WASHINGTON, D.C. --- The Energy Department reported that for the week ending Jan. 5, crude oil inventories declined by 5 million barrels. At the same time, total gasoline inventories rose by 3.8 million barrels, including an increase of 1.6 million barrels in blending components. Total distillate fuel inventories rose by 5.4 million barrels, with major increases in all categories. The Energy Department's Energy Information Administration (EIA) stressed that crude oil inputs into refineries increased while imports declined substantially. "With domestic production relatively flat from week to week, additional supply for refineries must come from either imports and/or drawdowns from inventories. If crude oil inputs into refineries increase, and imports decrease significantly, a large crude oil inventory drawdown must occur," the EIA reported. "Given that crude oil inventories were above the average range for this time of year, there was plenty of crude oil available to draw upon, making the large crude oil draw this week not as alarming as it may first appear." What's more, the EIA reported, the draw last week was a continuation of draws seen over the past several weeks, and inventories still remain "above the average range, even after the latest draw, albeit by much less than they were several weeks ago." The EIA added that the build in gasoline and distillate fuel inventories is not too surprising, in light of the recent rise in crude oil inputs to refineries. "Even though gasoline production declined this week, at nearly 9.2 million barrels per day, it remains very high for the winter," the EIA said. "Also, imports of both gasoline and distillate fuel are relatively high, adding to supply. As a result, inventories are building, as supply has outpaced demand." During most of the fourth quarter of 2006, inventories for both gasoline and distillate fuel fell more than usual. Total gasoline inventories went from above the average range to below the average range, while total distillate fuel inventories went from well above the average range to the middle of the average range. As a result, the refinery margin -- the difference between the price refiners can sell the products for and the price they pay for crude oil -- increased. This provided an economic signal to add supply of these fuels to the market. The result, according to the EIA: an increase in refinery production and product imports, which ultimately leads to a rebuilding of product inventories.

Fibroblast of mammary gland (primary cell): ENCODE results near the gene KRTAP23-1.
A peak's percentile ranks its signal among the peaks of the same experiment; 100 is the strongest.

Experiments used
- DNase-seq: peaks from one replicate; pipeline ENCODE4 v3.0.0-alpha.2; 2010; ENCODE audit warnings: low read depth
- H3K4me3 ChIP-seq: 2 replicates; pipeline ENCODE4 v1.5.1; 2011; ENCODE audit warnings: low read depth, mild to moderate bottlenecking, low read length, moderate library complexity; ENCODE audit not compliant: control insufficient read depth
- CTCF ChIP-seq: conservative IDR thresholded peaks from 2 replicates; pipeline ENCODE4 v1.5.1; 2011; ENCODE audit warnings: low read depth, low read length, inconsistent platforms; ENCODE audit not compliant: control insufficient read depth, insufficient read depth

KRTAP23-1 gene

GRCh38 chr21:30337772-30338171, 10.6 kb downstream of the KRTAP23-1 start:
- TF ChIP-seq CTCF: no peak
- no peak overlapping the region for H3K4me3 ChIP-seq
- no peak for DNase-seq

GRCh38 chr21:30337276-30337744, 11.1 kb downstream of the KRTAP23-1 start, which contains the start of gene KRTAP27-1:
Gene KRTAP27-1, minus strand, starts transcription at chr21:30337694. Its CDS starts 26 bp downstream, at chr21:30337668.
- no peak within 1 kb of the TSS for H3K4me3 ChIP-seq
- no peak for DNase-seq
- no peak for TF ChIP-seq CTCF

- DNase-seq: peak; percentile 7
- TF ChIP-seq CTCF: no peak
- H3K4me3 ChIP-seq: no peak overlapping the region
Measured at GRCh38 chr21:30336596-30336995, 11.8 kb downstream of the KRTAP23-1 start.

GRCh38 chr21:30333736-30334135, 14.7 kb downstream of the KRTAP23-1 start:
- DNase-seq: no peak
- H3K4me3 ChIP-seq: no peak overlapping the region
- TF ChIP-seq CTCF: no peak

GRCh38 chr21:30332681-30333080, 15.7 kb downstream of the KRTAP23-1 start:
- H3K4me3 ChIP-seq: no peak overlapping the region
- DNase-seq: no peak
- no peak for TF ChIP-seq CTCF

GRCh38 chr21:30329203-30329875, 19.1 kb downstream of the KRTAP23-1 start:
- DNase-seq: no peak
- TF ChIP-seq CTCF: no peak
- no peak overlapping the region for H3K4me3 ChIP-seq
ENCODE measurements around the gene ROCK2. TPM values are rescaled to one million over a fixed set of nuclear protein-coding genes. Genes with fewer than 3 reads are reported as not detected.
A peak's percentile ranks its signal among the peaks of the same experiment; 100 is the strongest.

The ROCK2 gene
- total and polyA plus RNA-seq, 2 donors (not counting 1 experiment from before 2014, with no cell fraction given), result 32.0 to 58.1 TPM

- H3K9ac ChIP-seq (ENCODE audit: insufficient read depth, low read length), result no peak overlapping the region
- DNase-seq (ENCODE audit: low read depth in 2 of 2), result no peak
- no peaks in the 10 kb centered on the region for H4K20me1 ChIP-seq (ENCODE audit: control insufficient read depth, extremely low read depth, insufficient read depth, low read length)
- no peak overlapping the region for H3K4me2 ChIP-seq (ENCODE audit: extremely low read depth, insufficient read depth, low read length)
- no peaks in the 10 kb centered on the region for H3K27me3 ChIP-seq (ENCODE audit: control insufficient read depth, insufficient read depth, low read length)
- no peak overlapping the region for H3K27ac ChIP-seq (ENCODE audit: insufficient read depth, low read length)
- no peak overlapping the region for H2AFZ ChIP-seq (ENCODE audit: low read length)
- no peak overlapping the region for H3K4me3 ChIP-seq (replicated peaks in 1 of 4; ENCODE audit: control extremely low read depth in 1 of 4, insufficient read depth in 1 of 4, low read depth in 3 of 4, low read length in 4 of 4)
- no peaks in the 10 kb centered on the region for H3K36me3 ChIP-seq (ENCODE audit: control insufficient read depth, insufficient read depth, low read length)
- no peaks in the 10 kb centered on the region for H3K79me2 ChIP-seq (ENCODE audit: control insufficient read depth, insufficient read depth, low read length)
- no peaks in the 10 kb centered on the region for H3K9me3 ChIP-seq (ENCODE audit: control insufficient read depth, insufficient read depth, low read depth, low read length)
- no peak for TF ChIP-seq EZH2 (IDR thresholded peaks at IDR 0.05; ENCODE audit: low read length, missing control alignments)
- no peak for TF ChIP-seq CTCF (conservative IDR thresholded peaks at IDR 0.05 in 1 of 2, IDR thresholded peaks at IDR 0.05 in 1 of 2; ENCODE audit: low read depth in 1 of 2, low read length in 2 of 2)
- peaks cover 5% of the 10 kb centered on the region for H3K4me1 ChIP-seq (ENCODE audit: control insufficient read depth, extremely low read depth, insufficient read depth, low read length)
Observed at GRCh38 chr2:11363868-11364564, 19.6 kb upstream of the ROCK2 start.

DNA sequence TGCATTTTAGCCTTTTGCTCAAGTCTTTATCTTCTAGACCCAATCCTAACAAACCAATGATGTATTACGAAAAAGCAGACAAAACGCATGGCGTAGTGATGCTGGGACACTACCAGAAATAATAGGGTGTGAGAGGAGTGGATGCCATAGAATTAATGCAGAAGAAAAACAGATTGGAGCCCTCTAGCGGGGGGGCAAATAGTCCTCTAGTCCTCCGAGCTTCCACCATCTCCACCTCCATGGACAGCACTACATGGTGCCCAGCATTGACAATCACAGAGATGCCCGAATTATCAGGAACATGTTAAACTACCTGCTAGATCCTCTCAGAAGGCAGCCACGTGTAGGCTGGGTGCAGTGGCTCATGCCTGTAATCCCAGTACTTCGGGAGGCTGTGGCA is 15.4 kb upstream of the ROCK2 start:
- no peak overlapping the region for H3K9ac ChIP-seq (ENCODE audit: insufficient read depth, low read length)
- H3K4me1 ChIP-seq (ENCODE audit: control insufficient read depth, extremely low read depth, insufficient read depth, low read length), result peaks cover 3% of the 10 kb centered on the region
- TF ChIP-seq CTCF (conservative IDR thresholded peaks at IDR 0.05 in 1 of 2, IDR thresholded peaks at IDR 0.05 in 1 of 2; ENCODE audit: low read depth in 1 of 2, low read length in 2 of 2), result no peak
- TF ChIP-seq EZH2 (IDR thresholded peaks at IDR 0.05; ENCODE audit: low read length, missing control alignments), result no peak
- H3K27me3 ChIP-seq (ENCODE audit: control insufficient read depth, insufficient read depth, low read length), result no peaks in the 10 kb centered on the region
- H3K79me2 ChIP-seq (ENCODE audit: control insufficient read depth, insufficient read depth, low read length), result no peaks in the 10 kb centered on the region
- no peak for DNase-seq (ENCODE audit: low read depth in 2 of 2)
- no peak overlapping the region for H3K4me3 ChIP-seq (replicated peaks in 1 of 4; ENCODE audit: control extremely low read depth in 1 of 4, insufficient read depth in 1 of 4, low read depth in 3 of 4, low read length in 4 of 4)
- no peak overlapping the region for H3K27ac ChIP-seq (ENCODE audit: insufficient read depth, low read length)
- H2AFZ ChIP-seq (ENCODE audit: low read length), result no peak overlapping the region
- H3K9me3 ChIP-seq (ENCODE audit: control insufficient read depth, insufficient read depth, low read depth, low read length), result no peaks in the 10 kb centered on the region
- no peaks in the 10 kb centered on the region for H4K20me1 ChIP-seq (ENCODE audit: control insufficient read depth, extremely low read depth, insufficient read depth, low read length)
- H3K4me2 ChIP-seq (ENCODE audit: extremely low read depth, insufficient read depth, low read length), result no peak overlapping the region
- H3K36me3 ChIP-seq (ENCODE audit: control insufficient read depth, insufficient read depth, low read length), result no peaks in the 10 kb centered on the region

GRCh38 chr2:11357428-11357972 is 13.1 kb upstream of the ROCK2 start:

Originally posted on Fleet Financials